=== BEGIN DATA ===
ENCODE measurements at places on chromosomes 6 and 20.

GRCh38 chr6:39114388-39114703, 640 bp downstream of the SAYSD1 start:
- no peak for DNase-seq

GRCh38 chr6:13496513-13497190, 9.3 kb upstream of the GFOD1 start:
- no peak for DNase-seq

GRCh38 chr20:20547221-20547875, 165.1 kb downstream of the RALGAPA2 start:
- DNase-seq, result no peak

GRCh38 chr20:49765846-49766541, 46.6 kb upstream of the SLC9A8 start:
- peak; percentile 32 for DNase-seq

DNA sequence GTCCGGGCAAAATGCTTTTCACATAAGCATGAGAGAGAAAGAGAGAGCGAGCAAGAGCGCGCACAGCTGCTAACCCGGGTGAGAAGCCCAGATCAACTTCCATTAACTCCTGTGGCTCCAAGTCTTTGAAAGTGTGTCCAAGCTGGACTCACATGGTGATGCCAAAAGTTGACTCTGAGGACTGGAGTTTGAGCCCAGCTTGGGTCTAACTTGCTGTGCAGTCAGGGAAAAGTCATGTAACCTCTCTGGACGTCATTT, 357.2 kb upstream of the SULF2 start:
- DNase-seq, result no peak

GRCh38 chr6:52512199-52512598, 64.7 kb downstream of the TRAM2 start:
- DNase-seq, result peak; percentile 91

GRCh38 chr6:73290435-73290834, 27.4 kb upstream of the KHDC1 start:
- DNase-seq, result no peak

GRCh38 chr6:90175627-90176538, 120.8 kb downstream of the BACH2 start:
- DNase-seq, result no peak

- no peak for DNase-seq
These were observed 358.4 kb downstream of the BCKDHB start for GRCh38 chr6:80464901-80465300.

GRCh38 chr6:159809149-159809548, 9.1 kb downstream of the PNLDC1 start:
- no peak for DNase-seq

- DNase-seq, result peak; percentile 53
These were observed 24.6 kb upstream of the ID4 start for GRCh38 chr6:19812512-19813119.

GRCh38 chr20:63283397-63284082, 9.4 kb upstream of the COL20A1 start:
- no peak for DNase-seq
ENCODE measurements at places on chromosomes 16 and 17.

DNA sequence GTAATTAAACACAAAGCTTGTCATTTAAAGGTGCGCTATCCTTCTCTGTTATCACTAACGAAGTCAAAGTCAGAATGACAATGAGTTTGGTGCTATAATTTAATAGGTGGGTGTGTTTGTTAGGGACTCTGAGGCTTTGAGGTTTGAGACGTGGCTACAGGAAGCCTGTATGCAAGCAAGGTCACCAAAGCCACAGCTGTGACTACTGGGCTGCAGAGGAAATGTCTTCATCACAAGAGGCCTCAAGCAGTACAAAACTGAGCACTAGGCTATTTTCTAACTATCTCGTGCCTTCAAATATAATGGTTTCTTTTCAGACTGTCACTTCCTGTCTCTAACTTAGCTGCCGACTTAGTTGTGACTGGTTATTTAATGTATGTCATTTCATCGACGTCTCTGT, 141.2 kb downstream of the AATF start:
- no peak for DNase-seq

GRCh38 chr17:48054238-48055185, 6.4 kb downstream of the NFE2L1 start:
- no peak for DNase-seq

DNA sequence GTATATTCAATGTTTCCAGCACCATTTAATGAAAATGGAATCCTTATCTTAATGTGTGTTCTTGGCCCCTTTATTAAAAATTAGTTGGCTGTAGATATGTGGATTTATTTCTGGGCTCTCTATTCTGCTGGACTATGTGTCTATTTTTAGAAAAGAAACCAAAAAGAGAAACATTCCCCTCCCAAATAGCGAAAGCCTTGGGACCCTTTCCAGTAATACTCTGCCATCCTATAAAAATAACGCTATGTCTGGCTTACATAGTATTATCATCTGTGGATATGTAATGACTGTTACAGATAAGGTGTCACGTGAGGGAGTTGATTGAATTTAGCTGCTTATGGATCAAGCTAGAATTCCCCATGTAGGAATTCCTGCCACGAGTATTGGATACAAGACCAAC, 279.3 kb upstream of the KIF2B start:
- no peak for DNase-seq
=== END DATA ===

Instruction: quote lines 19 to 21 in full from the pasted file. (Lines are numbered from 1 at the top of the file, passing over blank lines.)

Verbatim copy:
These were observed 358.4 kb downstream of the BCKDHB start for GRCh38 chr6:80464901-80465300.

GRCh38 chr6:159809149-159809548, 9.1 kb downstream of the PNLDC1 start:
- no peak for DNase-seq